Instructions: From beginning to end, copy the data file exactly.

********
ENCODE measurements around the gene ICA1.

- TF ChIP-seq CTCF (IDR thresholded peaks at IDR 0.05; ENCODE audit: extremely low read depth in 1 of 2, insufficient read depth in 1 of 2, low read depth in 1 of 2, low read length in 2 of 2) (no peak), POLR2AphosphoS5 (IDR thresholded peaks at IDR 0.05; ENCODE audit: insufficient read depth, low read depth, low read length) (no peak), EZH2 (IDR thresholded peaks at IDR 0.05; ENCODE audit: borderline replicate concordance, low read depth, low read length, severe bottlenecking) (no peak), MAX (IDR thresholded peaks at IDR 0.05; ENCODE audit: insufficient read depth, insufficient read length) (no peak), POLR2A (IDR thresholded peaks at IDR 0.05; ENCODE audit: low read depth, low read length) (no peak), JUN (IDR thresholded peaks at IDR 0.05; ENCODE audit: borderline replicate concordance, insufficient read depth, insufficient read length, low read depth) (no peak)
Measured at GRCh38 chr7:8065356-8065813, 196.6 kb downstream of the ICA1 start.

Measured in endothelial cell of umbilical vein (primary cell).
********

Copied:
ENCODE measurements around the gene ICA1.

- TF ChIP-seq CTCF (IDR thresholded peaks at IDR 0.05; ENCODE audit: extremely low read depth in 1 of 2, insufficient read depth in 1 of 2, low read depth in 1 of 2, low read length in 2 of 2) (no peak), POLR2AphosphoS5 (IDR thresholded peaks at IDR 0.05; ENCODE audit: insufficient read depth, low read depth, low read length) (no peak), EZH2 (IDR thresholded peaks at IDR 0.05; ENCODE audit: borderline replicate concordance, low read depth, low read length, severe bottlenecking) (no peak), MAX (IDR thresholded peaks at IDR 0.05; ENCODE audit: insufficient read depth, insufficient read length) (no peak), POLR2A (IDR thresholded peaks at IDR 0.05; ENCODE audit: low read depth, low read length) (no peak), JUN (IDR thresholded peaks at IDR 0.05; ENCODE audit: borderline replicate concordance, insufficient read depth, insufficient read length, low read depth) (no peak)
Measured at GRCh38 chr7:8065356-8065813, 196.6 kb downstream of the ICA1 start.

Measured in endothelial cell of umbilical vein (primary cell).